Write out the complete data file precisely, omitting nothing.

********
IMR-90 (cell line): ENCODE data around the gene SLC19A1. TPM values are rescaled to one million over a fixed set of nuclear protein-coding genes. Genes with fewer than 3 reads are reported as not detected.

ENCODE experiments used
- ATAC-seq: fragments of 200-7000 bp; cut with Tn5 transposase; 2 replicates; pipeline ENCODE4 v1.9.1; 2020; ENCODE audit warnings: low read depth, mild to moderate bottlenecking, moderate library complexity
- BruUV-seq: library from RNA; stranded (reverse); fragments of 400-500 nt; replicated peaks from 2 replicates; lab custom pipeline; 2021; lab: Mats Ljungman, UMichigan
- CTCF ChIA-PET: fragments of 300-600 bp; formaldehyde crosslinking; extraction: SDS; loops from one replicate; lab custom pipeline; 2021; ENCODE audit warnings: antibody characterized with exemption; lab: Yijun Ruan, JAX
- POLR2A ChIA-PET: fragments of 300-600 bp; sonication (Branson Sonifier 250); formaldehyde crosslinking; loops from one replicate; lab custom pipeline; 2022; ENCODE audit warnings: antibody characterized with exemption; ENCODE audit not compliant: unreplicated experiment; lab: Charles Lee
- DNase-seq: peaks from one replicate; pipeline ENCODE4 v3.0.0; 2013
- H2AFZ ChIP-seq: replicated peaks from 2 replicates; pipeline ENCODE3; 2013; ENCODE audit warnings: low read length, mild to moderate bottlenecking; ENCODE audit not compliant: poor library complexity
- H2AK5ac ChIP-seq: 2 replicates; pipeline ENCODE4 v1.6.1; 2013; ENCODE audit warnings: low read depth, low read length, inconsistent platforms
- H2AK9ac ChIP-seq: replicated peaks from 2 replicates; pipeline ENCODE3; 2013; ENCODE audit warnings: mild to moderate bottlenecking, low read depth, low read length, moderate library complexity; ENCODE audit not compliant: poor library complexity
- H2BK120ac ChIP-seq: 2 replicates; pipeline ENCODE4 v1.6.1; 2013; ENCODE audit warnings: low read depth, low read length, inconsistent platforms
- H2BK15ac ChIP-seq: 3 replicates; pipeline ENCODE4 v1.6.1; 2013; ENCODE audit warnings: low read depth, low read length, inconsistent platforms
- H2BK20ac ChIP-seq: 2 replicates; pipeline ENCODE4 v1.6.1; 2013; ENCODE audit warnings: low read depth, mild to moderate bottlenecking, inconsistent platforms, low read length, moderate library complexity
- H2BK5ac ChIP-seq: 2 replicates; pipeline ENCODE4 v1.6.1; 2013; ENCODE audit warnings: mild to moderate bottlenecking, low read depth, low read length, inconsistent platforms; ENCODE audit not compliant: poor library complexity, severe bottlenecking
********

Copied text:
IMR-90 (cell line): ENCODE data around the gene SLC19A1. TPM values are rescaled to one million over a fixed set of nuclear protein-coding genes. Genes with fewer than 3 reads are reported as not detected.

ENCODE experiments used
- ATAC-seq: fragments of 200-7000 bp; cut with Tn5 transposase; 2 replicates; pipeline ENCODE4 v1.9.1; 2020; ENCODE audit warnings: low read depth, mild to moderate bottlenecking, moderate library complexity
- BruUV-seq: library from RNA; stranded (reverse); fragments of 400-500 nt; replicated peaks from 2 replicates; lab custom pipeline; 2021; lab: Mats Ljungman, UMichigan
- CTCF ChIA-PET: fragments of 300-600 bp; formaldehyde crosslinking; extraction: SDS; loops from one replicate; lab custom pipeline; 2021; ENCODE audit warnings: antibody characterized with exemption; lab: Yijun Ruan, JAX
- POLR2A ChIA-PET: fragments of 300-600 bp; sonication (Branson Sonifier 250); formaldehyde crosslinking; loops from one replicate; lab custom pipeline; 2022; ENCODE audit warnings: antibody characterized with exemption; ENCODE audit not compliant: unreplicated experiment; lab: Charles Lee
- DNase-seq: peaks from one replicate; pipeline ENCODE4 v3.0.0; 2013
- H2AFZ ChIP-seq: replicated peaks from 2 replicates; pipeline ENCODE3; 2013; ENCODE audit warnings: low read length, mild to moderate bottlenecking; ENCODE audit not compliant: poor library complexity
- H2AK5ac ChIP-seq: 2 replicates; pipeline ENCODE4 v1.6.1; 2013; ENCODE audit warnings: low read depth, low read length, inconsistent platforms
- H2AK9ac ChIP-seq: replicated peaks from 2 replicates; pipeline ENCODE3; 2013; ENCODE audit warnings: mild to moderate bottlenecking, low read depth, low read length, moderate library complexity; ENCODE audit not compliant: poor library complexity
- H2BK120ac ChIP-seq: 2 replicates; pipeline ENCODE4 v1.6.1; 2013; ENCODE audit warnings: low read depth, low read length, inconsistent platforms
- H2BK15ac ChIP-seq: 3 replicates; pipeline ENCODE4 v1.6.1; 2013; ENCODE audit warnings: low read depth, low read length, inconsistent platforms
- H2BK20ac ChIP-seq: 2 replicates; pipeline ENCODE4 v1.6.1; 2013; ENCODE audit warnings: low read depth, mild to moderate bottlenecking, inconsistent platforms, low read length, moderate library complexity
- H2BK5ac ChIP-seq: 2 replicates; pipeline ENCODE4 v1.6.1; 2013; ENCODE audit warnings: mild to moderate bottlenecking, low read depth, low read length, inconsistent platforms; ENCODE audit not compliant: poor library complexity, severe bottlenecking